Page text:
Butler even finds himself competing with Noble for the affections of another local schoolteacher, Alice (an easygoingly charismatic Rosemarie DeWitt), an intelligent and good-natured woman who has roots in the town, and after time in the big city has returned to the property her family nurtured for years. Butler is intending to pitch the drilling rights offer to her as well, but pulls back as circumstances — and his own experience living in a small town that had its fortunes altered by big business — begin to persuade him that he's been selling everyone a bill of goods.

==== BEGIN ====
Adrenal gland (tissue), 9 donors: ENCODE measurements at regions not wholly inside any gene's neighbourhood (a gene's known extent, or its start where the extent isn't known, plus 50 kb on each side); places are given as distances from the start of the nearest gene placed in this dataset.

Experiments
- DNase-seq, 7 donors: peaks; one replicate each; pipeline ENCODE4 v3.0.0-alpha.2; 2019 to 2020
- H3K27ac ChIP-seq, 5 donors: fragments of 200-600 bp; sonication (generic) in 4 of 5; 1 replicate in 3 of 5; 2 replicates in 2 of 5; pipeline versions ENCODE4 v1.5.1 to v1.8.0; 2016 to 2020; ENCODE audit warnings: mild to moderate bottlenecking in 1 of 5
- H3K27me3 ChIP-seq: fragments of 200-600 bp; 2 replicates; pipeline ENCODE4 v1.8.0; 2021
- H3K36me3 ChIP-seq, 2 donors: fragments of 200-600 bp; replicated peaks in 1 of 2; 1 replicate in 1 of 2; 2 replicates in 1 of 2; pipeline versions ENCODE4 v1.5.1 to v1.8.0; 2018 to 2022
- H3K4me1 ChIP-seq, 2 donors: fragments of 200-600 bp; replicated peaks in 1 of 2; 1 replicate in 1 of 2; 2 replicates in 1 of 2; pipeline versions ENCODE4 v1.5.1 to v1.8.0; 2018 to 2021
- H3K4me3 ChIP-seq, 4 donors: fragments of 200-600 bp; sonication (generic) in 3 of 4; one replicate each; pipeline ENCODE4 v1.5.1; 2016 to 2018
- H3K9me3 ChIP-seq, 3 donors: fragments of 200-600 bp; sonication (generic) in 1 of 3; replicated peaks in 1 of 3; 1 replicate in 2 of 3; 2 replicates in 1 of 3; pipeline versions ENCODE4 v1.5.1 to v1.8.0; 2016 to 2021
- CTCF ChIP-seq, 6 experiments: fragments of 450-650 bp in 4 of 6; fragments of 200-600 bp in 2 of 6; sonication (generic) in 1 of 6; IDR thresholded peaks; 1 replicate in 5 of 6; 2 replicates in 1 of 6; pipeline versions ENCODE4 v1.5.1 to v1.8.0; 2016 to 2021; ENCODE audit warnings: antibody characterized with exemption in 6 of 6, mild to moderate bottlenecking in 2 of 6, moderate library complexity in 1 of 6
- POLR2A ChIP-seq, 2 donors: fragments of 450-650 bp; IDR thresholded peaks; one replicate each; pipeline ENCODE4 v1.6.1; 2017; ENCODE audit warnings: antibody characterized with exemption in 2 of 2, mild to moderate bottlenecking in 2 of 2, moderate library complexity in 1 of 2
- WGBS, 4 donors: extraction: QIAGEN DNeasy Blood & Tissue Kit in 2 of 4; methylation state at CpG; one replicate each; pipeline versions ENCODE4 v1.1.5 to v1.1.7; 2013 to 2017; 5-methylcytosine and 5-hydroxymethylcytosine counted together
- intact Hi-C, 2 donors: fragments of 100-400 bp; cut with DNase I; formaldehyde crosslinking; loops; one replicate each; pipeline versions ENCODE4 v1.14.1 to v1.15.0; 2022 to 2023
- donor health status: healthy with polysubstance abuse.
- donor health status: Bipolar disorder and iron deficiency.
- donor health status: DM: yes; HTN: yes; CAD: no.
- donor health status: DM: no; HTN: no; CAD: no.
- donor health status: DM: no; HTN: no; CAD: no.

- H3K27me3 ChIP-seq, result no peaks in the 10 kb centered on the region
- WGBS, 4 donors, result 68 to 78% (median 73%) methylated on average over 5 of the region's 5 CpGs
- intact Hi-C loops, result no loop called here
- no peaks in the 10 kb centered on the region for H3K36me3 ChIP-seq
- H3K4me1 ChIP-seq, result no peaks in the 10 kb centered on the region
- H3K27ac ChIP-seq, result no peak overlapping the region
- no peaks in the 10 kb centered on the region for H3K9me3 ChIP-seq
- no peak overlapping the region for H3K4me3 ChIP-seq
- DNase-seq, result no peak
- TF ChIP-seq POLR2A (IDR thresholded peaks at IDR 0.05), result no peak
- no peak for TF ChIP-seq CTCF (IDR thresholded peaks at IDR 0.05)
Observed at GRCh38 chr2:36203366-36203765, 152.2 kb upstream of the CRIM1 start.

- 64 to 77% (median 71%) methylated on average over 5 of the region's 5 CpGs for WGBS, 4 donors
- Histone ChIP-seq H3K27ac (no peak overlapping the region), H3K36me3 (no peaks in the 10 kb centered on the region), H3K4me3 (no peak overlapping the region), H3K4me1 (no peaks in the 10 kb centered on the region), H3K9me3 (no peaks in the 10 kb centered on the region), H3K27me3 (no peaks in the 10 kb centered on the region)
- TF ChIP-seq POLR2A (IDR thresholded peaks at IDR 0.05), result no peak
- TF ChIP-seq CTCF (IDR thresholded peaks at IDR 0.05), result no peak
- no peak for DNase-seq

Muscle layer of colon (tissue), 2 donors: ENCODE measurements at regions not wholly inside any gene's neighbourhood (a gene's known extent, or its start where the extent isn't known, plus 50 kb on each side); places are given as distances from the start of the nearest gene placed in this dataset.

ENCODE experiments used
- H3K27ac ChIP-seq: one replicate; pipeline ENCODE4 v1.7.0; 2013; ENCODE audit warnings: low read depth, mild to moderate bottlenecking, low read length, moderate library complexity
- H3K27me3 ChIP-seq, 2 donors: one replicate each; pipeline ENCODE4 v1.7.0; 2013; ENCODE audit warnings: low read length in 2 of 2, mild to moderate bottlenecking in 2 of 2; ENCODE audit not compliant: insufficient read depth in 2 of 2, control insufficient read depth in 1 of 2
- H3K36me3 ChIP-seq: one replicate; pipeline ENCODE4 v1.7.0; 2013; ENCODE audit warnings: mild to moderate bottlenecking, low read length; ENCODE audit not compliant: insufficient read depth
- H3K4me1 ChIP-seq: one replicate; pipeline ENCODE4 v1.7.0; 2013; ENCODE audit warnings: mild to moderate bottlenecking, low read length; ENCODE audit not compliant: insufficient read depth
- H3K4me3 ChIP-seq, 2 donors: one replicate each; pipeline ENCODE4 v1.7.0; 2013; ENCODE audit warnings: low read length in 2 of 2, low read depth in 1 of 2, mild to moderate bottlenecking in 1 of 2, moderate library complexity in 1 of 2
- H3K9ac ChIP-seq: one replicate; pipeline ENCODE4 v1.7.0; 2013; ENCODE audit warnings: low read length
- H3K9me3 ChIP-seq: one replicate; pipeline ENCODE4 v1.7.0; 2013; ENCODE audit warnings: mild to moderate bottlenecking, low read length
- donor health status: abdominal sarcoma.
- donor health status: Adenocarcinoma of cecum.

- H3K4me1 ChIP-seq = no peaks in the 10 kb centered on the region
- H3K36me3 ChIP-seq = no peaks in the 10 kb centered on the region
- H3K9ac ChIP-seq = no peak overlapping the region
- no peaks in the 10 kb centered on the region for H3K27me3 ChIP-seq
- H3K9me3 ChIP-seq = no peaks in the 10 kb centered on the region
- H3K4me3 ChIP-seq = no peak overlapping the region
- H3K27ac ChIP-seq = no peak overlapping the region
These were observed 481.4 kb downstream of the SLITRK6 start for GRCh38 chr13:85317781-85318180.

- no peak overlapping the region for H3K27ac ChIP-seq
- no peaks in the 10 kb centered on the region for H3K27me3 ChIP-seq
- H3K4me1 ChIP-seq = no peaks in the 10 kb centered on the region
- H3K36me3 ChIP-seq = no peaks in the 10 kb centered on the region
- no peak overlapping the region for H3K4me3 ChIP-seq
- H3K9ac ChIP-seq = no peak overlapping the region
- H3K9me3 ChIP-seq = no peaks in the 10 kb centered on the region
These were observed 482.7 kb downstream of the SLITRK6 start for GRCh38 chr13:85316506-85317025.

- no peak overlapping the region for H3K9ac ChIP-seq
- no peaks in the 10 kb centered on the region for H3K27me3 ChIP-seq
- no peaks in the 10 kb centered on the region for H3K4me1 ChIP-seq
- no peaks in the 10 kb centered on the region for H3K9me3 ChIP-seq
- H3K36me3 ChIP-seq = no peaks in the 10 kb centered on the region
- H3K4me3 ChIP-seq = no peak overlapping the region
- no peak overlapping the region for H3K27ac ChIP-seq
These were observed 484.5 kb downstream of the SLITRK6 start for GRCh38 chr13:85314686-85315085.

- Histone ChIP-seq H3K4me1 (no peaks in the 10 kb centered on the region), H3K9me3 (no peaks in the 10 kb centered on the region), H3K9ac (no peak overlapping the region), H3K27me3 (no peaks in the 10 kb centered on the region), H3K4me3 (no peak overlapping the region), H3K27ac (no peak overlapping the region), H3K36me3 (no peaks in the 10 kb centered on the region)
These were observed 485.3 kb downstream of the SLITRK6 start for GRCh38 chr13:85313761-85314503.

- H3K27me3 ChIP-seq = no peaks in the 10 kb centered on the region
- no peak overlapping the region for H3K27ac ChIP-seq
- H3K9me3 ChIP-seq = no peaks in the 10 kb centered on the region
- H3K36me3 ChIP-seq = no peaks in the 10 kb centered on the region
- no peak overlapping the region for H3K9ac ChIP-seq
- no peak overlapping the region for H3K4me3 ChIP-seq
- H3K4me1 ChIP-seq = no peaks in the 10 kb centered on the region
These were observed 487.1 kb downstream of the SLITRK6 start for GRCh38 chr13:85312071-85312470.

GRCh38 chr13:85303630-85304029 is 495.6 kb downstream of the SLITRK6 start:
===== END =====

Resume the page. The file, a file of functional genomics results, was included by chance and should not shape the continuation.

One of the most interesting character relationships in the film is that of Butler and Thomason. She's a single mother just trying to support a young son with whom she's obviously very close, constantly Skyping with him and encouraging his efforts as a Little League Baseball player. She's also like a big sister — albeit a competitive one — to Butler, but she's all about their corporate mission, and at odds with him when his conscience begins to jeopardize their chances at landing those drilling rights for the $9 billion company for which they work, a firm that's just bestowed a big promotion on Butler.
Krasinski — who developed the original story idea — and Damon have written a solid script loaded with fully realized characters to whom any audience can relate. And the story's basic message — about a society that still allows open-minded debate over grave issues — is well worth considering.
— Gene Triplett